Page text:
By June Allen
July 12, 2002
Canneries, usually located at the mouths of salmon streams, were required to build hatcheries upstream, in the interests of conservation. Some of the canneries complied with that federal order from the Department of Fisheries, and were genuinely rearing and releasing fish - like the one on Ketchikan Creek. Others in more remote locations were said to be token hatcheries, doing very little to assist the And then the over-fished salmon industry sagged in the late 1920s and the Ketchikan Creek hatchery was abandoned.
Somehow City Power & Light must have fallen heir to the property or purchased it, because the hatchery building was moved just across the road and used as a warehouse for the utility company's powerhouse. Then in 1935, the City bought the power company, renamed it KPU, and the old hatchery building became a building for Ketchikan's fairs in the late 1930s and served several other purposes over the years - from dances to roller skating.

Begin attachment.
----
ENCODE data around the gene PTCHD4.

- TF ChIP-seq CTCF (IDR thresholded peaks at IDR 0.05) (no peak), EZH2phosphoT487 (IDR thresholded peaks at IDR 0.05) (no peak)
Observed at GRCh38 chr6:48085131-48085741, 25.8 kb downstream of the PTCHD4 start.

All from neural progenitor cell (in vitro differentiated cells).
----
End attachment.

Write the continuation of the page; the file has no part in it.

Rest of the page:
At the time the hatchery was abandoned, a prosperous and genial Irish gentleman named Peter Gilmore eyed that piece of deteriorating fish-pond property. Pete came to Ketchikan in 1899 from the gold fields of the north and loved the country. He even named one of his daughters Alaska. He bought property on the waterfront and opened a saloon facing Front Street, the Emerald, with rental rooms above and a bowling alley below on the dock level. It was across from today's historic Gilmore Hotel, built years later by Pete's brother Patrick. He prospered and built a turreted home nicknamed Gilmore's Castle on Grant Street.
The late Stan Oaksmith remembered that Pete was a city employee in the late 1920s and was in charge of the streets. Park Avenue and streets in that whole neighborhood in the area were all being improved at that time. Pete Gilmore began to see the possibilities of that pretty little park-like property along the creek. So he rolled up his sleeves and volunteered his time. Stan Oaksmith mentioned that the city was awfully tight with its purse-strings at that time! Over time Pete groomed and improved the ponds, shored up the sides of the little streams, kept brush cut and engineered the flow of the water onto the property. He planted trees and his volunteer work began to be noticed by others, especially by one, Jerry Murphy, one of the hardest workers.